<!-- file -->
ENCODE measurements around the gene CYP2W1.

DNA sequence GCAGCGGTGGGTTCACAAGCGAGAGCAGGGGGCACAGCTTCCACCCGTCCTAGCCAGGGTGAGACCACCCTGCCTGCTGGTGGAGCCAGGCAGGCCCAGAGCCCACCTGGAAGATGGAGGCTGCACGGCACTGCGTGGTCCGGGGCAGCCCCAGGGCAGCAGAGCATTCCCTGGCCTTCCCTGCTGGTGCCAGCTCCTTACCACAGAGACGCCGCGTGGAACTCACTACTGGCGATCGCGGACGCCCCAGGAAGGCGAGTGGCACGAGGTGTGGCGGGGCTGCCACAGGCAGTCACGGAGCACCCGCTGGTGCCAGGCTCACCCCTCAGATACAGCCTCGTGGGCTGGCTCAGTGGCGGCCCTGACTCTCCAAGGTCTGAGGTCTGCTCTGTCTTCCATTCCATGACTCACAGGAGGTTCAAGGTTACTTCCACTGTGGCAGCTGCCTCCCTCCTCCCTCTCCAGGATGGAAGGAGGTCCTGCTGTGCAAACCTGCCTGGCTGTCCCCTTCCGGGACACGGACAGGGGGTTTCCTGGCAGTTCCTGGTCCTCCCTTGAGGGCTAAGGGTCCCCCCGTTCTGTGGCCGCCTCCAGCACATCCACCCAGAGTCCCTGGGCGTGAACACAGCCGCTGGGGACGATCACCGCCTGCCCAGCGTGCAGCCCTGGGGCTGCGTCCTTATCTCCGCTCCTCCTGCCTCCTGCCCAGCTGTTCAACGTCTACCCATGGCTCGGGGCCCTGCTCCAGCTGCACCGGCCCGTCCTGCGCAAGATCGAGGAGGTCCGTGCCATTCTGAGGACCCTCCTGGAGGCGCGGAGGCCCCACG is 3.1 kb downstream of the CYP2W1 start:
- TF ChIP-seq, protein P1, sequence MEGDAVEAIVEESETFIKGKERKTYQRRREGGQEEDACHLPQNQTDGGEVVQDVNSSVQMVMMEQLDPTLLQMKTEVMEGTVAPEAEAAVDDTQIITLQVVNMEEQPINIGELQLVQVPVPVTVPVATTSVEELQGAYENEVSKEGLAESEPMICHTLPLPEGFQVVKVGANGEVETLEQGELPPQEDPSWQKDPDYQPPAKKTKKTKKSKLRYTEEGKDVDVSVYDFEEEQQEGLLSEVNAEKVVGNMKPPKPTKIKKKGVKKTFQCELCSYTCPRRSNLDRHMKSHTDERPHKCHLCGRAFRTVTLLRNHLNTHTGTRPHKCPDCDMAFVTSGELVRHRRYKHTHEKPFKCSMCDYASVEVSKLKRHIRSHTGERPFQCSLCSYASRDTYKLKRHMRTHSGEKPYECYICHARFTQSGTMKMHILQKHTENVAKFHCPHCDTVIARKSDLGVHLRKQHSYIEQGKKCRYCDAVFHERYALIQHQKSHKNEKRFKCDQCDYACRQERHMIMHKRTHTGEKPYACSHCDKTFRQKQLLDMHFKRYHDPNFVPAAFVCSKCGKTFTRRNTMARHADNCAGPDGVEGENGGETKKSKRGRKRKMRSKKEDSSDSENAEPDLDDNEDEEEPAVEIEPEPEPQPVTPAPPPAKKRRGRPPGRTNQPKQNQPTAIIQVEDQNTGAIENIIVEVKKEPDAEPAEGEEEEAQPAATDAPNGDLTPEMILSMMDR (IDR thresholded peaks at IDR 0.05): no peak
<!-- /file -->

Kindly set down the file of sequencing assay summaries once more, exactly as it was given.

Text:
ENCODE measurements around the gene CYP2W1.

DNA sequence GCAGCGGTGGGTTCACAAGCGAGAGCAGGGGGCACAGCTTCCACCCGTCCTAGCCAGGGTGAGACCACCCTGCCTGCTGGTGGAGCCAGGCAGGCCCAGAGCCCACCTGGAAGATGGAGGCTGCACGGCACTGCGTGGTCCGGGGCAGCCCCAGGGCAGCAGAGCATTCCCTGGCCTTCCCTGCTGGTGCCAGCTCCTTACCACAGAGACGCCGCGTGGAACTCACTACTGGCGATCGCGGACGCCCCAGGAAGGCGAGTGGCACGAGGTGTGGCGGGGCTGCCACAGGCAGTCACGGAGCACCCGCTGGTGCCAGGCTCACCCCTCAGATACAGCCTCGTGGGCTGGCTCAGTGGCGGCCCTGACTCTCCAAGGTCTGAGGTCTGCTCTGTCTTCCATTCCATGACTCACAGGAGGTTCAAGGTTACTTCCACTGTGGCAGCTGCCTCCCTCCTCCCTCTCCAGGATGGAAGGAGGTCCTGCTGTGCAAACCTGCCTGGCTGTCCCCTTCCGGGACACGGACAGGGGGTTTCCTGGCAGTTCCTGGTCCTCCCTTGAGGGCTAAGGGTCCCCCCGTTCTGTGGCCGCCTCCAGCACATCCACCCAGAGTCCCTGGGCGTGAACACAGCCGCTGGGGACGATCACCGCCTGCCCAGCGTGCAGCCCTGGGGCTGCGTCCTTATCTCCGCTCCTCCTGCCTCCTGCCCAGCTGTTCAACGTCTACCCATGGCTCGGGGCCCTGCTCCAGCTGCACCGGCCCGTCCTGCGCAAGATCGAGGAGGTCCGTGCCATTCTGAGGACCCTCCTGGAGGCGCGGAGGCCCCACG is 3.1 kb downstream of the CYP2W1 start:
- TF ChIP-seq, protein P1, sequence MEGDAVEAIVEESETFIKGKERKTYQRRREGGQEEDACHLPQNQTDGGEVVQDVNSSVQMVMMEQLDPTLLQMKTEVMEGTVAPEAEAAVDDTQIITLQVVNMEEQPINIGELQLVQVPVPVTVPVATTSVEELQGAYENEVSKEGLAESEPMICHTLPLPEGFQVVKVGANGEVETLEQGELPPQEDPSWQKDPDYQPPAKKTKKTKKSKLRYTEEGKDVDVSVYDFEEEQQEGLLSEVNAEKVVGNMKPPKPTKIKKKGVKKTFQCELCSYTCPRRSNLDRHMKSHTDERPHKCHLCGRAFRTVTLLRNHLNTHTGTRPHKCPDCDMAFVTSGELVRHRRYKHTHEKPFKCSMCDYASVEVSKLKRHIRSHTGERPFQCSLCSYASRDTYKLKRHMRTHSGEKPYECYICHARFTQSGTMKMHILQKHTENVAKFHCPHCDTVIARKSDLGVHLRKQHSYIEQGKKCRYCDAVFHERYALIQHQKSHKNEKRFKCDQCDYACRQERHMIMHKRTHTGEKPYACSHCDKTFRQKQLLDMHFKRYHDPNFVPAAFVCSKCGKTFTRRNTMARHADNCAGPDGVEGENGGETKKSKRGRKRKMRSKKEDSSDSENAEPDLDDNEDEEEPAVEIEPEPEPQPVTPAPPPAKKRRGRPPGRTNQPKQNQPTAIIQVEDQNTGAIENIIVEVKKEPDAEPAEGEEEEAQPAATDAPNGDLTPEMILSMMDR (IDR thresholded peaks at IDR 0.05): no peak